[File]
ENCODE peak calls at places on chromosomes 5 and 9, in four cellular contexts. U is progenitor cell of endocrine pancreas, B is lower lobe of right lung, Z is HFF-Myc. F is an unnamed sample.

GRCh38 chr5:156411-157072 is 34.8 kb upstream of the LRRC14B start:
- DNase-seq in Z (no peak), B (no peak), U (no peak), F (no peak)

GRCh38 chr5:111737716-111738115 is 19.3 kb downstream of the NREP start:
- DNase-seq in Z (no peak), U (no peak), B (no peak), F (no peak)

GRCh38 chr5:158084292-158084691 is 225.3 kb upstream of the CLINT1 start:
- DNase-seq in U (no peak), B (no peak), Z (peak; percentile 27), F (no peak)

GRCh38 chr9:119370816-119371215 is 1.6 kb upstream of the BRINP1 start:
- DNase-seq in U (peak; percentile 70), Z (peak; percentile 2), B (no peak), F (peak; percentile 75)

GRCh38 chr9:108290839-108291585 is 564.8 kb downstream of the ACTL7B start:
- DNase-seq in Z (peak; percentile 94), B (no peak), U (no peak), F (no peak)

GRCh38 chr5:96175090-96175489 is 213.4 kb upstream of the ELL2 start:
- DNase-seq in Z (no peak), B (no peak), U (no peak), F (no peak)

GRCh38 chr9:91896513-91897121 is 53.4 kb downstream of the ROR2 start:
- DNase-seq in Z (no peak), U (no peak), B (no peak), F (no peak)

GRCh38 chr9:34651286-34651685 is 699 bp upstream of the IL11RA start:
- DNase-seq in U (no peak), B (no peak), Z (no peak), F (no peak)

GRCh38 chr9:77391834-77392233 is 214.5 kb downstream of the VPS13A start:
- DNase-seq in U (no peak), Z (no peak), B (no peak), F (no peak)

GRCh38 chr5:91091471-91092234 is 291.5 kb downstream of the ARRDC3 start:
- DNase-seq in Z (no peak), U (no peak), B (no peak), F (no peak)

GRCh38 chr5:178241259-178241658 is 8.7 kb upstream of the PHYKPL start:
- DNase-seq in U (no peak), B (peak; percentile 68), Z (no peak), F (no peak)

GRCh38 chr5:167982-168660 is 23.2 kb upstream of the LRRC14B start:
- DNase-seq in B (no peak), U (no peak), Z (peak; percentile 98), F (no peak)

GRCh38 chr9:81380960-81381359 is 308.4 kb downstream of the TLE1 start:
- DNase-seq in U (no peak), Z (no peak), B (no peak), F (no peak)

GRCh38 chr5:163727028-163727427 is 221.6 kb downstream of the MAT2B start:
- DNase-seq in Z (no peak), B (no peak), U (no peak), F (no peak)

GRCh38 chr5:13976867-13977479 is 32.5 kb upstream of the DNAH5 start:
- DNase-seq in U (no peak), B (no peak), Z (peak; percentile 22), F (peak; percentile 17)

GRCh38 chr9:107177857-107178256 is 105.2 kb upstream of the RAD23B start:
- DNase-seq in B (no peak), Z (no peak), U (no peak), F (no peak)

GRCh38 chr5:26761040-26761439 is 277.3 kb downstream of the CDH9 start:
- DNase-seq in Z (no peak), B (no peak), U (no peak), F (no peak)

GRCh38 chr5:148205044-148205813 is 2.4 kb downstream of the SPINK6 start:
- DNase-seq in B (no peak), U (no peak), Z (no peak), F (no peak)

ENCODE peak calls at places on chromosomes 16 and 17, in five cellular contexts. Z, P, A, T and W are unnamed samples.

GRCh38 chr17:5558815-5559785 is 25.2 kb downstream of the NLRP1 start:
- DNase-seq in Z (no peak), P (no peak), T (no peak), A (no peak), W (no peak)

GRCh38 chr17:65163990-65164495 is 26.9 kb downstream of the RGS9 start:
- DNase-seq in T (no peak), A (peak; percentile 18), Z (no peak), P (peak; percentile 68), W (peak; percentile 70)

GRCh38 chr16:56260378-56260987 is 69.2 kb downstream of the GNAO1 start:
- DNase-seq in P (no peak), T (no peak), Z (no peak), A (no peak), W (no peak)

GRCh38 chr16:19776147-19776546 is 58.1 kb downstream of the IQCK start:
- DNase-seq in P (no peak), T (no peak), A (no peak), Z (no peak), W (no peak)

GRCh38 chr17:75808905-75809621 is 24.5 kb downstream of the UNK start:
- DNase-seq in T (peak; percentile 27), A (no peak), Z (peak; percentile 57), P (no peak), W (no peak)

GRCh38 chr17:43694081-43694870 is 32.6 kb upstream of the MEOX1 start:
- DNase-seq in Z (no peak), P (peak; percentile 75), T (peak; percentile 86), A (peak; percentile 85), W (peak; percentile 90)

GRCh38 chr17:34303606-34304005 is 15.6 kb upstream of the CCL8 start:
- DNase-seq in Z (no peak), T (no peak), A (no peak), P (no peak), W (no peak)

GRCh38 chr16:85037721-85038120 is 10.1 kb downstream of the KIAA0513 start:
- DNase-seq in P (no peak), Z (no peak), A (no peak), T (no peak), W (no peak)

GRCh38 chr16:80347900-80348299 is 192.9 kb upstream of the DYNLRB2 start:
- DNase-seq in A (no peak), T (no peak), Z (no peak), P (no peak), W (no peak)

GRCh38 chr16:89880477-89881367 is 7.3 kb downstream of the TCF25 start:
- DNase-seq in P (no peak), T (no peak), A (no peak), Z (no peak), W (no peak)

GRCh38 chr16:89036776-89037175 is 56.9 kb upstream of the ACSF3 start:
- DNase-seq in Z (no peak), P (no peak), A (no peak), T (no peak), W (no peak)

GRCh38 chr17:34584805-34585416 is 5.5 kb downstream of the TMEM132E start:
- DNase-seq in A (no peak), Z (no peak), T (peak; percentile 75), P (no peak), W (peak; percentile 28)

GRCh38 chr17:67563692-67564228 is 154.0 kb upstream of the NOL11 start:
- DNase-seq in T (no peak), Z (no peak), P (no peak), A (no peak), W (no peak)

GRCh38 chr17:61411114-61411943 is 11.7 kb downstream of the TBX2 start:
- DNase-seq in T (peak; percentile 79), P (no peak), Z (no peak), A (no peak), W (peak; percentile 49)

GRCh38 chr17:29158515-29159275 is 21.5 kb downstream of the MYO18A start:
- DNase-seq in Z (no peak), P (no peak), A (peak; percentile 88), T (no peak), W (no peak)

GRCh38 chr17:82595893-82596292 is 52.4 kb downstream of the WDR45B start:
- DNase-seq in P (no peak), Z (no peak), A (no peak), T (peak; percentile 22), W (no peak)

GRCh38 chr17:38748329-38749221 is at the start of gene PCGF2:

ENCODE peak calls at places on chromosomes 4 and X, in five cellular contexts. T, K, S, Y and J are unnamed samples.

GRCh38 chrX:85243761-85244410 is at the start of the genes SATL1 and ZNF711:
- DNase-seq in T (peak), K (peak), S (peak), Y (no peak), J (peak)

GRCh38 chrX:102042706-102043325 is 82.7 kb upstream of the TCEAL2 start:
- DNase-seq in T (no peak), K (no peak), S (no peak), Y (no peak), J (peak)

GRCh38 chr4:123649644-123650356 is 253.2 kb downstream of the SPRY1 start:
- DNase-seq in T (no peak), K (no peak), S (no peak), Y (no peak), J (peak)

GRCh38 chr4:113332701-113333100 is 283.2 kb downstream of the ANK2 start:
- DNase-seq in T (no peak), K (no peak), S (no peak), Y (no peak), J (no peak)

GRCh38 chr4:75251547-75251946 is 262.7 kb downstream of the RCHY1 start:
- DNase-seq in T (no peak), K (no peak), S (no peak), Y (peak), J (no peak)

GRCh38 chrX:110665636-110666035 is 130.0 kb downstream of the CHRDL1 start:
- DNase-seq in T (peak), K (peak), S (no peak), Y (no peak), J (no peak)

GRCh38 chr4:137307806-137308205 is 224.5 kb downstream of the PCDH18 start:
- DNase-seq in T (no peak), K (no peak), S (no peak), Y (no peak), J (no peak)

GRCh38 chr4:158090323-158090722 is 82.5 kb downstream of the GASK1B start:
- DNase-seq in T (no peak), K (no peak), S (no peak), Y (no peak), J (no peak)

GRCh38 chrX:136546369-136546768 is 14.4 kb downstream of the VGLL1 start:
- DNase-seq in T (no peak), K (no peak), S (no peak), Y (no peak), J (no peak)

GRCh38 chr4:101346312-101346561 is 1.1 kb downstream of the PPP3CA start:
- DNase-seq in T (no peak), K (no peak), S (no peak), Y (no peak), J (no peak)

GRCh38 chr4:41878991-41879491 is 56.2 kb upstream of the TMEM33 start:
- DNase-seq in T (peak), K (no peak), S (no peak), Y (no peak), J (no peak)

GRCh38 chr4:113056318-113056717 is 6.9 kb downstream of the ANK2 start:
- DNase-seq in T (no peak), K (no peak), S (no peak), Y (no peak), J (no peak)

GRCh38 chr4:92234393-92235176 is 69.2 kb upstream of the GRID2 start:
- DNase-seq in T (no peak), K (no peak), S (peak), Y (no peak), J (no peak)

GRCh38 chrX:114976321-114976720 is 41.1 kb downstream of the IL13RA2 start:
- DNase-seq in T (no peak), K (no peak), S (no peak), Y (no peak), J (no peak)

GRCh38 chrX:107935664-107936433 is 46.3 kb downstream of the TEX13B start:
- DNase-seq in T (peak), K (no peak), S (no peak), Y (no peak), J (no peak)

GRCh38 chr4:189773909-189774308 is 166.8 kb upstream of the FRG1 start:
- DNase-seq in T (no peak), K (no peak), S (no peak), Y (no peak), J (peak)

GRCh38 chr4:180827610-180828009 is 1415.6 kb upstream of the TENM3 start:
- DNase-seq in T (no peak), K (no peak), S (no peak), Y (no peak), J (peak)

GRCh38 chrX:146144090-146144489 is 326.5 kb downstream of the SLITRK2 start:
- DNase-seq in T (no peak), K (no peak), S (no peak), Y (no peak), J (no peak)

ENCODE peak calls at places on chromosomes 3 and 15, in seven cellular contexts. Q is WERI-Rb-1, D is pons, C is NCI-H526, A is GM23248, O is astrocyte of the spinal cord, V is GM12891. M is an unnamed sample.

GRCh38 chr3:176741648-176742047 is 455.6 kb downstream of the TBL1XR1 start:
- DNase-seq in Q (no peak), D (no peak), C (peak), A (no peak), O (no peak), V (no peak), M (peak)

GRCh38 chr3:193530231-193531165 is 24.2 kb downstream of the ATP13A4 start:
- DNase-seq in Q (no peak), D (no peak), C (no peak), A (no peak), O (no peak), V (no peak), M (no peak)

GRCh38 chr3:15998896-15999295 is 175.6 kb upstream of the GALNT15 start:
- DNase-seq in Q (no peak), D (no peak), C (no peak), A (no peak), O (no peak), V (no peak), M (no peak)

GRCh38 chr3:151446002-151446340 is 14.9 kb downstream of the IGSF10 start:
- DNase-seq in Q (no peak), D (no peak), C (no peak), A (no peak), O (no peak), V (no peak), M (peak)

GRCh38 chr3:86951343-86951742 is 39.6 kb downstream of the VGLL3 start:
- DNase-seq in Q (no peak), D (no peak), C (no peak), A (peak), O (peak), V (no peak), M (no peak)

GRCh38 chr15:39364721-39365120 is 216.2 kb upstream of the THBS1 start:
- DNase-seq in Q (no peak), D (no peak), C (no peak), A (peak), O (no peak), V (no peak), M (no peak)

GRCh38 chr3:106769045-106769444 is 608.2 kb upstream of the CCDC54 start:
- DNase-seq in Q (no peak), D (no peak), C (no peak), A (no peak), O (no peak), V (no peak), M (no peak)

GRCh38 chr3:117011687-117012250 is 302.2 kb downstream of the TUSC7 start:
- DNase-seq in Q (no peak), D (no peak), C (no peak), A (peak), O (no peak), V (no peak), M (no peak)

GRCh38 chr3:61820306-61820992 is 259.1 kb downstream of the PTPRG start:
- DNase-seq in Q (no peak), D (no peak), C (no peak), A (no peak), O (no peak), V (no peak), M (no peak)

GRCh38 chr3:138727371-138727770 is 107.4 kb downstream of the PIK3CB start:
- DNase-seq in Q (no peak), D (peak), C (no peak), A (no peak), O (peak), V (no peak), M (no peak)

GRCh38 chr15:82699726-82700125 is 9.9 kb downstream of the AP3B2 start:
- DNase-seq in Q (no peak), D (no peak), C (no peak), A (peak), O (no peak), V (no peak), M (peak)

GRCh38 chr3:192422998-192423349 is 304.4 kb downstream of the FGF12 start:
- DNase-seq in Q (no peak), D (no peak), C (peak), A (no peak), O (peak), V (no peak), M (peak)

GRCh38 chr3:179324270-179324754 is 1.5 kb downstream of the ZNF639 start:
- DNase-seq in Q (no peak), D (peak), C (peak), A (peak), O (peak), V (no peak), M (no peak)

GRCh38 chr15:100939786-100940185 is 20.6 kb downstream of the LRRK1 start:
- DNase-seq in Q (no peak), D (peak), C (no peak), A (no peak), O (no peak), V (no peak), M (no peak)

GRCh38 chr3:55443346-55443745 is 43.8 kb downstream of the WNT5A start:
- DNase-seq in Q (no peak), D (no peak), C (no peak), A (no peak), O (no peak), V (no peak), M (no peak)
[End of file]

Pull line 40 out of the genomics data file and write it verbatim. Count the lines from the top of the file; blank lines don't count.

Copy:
- DNase-seq in Z (no peak), P (no peak), T (no peak), A (no peak), W (no peak)